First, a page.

Sholom, L’shanah tovah.
As the Rabbi said, on Rosh Hashanah our Torah reading is Genesis or in Hebrew, Beresheit, Chapter 22, called the Akedah or the Binding of Isaac.
It tells how God tests Abraham by asking him to sacrifice, as God says, ‘Your son, your only one, whom you love, Isaac.’ And Abraham doesn’t object or in fact say a word; he just rises early the next morning, chops some wood, sharpens his knife, wakes Isaac and a couple of servants, and sets out. They travel for 3 days, then God points to a mountain, called Moriah, and Abraham and Isaac, alone, climb up, carrying the wood and the rope and the knife. They build an altar, Isaac is bound upon it, and when Abraham has the cleaver at Isaac’s throat, God intervenes and says, ‘Enough, you have proven your faith, and through this act and this child, you and all the world will be blessed.’ Now for those of you who come to services only on High Holydays, so this is maybe the only Torah you read or hear all year from year to year, I want to say that the whole torah isn’t like this, bleak and terrifying and desperately problematical. There’s lots in here that’s hopeful, lyrical, funny even, sexy even -- philosophically, spiritually a lot more compelling to progressive Park Slope Jewish sensibilities. So, check it out. But this is the story we’re given on Rosh Hashanah and I have the job year in year out to talk about it.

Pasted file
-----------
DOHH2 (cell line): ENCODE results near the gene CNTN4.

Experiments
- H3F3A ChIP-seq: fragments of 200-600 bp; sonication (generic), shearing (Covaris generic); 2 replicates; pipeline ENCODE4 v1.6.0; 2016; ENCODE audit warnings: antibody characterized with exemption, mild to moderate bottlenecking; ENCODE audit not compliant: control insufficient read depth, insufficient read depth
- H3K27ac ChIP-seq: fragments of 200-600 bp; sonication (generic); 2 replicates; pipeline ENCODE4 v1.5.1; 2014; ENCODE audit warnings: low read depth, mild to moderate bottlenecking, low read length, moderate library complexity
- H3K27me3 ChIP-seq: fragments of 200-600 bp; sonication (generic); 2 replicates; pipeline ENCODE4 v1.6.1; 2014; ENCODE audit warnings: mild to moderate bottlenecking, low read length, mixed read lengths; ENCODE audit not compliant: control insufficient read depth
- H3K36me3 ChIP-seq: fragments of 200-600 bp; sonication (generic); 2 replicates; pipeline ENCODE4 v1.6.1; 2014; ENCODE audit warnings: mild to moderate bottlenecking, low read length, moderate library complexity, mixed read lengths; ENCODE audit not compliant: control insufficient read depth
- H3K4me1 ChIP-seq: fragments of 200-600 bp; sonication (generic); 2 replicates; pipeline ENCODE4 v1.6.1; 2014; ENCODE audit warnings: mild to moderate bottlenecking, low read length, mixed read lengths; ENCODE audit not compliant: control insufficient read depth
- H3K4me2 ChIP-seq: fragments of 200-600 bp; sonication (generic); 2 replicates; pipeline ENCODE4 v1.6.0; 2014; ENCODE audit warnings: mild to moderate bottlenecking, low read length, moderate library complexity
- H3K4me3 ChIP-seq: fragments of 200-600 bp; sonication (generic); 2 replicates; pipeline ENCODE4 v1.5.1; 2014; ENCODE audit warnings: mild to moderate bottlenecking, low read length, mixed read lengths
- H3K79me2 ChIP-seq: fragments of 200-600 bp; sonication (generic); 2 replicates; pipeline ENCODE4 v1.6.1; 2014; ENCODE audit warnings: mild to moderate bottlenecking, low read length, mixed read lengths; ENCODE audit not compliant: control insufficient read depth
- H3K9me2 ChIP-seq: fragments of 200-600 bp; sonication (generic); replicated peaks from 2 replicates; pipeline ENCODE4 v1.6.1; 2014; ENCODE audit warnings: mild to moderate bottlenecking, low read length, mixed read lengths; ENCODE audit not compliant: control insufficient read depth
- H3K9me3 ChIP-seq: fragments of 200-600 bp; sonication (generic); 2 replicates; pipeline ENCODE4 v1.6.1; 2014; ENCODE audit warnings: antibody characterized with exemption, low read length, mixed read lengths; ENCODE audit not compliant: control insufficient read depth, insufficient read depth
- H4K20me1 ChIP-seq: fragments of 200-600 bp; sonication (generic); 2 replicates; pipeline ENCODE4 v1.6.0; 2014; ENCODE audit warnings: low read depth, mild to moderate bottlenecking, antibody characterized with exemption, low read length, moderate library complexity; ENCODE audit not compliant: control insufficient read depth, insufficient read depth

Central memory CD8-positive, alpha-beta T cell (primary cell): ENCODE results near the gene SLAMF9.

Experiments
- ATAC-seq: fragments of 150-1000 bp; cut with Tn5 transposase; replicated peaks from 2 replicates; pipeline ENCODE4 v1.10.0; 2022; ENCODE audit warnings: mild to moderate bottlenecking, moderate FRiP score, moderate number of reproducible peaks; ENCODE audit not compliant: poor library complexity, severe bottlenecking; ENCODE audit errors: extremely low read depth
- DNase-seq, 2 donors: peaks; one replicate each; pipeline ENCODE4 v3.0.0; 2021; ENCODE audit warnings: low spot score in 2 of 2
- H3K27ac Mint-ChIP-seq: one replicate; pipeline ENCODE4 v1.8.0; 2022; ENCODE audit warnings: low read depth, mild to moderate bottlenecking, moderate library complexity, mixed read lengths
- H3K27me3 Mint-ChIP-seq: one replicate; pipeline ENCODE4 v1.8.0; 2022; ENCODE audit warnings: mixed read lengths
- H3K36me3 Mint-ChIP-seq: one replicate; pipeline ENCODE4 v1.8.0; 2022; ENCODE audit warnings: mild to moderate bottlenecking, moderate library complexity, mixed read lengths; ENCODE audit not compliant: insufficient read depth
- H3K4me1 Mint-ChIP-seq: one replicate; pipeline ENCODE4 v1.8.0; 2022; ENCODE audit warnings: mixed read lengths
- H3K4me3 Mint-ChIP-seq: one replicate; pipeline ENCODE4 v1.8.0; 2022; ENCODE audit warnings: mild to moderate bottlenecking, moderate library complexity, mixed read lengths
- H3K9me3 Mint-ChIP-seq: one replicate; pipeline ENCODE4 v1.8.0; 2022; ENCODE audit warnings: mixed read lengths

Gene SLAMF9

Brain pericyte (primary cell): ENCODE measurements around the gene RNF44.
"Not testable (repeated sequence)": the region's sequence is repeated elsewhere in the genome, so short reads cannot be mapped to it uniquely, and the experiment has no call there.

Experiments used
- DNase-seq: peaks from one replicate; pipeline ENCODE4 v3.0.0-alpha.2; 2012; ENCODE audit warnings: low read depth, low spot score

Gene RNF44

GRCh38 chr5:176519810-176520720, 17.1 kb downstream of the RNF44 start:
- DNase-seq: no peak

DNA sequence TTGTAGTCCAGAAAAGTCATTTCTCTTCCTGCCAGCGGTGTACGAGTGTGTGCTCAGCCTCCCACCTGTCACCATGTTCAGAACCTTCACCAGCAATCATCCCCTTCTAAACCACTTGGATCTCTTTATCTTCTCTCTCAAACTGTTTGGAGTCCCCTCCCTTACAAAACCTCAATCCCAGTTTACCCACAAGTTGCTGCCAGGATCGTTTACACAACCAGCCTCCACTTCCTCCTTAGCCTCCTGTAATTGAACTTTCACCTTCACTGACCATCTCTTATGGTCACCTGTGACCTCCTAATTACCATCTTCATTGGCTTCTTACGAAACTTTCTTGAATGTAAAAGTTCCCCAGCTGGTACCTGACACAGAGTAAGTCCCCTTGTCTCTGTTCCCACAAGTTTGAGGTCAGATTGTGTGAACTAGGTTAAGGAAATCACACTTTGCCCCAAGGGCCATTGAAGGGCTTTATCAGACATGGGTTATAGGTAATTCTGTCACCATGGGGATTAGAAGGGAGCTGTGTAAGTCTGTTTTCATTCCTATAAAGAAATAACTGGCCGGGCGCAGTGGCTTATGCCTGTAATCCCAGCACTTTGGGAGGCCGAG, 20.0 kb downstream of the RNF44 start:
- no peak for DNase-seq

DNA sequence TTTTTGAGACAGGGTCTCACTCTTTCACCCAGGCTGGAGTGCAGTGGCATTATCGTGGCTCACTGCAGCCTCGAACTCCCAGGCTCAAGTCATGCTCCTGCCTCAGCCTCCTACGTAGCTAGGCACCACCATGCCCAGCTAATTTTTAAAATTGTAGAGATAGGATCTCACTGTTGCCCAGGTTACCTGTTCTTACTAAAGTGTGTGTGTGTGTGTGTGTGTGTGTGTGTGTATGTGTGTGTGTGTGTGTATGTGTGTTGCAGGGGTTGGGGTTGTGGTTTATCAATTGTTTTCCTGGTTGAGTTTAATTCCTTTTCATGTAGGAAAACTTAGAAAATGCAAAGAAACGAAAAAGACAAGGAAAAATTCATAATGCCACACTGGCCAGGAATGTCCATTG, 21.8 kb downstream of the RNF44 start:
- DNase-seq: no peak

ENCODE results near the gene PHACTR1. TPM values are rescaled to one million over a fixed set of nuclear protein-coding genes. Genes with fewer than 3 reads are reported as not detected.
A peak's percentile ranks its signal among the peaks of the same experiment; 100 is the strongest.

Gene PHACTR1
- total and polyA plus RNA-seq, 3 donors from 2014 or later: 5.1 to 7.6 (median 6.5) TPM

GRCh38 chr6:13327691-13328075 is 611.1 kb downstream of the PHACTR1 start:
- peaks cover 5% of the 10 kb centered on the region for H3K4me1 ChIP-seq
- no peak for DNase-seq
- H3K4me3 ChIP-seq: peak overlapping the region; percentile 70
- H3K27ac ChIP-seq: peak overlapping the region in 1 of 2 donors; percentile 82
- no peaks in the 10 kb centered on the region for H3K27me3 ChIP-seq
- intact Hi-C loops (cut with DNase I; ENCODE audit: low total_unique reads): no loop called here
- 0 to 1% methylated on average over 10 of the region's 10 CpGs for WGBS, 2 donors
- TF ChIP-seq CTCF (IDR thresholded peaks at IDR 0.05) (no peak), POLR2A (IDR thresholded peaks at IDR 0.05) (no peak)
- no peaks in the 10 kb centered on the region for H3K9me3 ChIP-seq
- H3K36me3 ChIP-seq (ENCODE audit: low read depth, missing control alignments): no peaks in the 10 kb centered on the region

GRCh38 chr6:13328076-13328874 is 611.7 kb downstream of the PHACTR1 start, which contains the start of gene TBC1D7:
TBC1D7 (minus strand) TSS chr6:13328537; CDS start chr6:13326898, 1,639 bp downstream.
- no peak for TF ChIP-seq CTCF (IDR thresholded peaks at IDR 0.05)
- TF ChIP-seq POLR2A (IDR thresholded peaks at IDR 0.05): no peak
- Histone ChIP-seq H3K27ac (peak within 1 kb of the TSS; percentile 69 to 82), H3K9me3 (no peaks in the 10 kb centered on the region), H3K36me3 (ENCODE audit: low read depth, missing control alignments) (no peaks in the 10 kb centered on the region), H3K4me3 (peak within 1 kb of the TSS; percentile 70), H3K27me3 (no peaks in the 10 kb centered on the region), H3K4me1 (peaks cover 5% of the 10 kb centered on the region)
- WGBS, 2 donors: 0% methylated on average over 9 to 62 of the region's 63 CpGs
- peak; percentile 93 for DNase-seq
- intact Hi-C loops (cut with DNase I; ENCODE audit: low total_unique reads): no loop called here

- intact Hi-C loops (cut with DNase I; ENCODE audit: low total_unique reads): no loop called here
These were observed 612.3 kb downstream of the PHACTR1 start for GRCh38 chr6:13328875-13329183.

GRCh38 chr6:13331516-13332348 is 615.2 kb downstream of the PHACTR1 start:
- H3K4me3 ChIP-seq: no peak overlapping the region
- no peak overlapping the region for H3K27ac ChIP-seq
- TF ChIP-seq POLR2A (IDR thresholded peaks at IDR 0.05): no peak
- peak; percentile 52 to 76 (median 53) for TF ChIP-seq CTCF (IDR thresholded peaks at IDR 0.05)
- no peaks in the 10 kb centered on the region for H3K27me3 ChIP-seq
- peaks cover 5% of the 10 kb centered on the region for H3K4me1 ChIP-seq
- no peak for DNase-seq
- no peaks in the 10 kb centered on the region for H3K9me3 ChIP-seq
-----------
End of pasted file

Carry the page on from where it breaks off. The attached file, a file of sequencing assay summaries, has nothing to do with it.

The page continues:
Hearing a story over and over is rare in our culture, in our time. When we recognize a joke or a story, or a TV show, we tend to think, ‘Oh, I’ve heard that before,’ and a certain tuning out takes place. We want new stories. Except with children. When my sons were little, I read them the same story over and over again. They insisted. Every night the same story. We had it memorized already, but still I had to read it, every word, and if I got one word wrong or left something out, they would have punched my stomach with their little fists. And every night they got scared in the scary parts as if they didn’t know it was going to come out ok. And they didn’t really, because they were still too little, too pre literate to be totally sure that a story in a book would always come out the same way. But each night they got a little surer, and that allowed them to be a little scareder in the middle. Only after many readings, and maybe even after learning to read and what a book really is, did they understand the inevitability that we take for granted. And, you know, something is lost in that learning. We all know how this story is going to come out. But imagine you didn’t.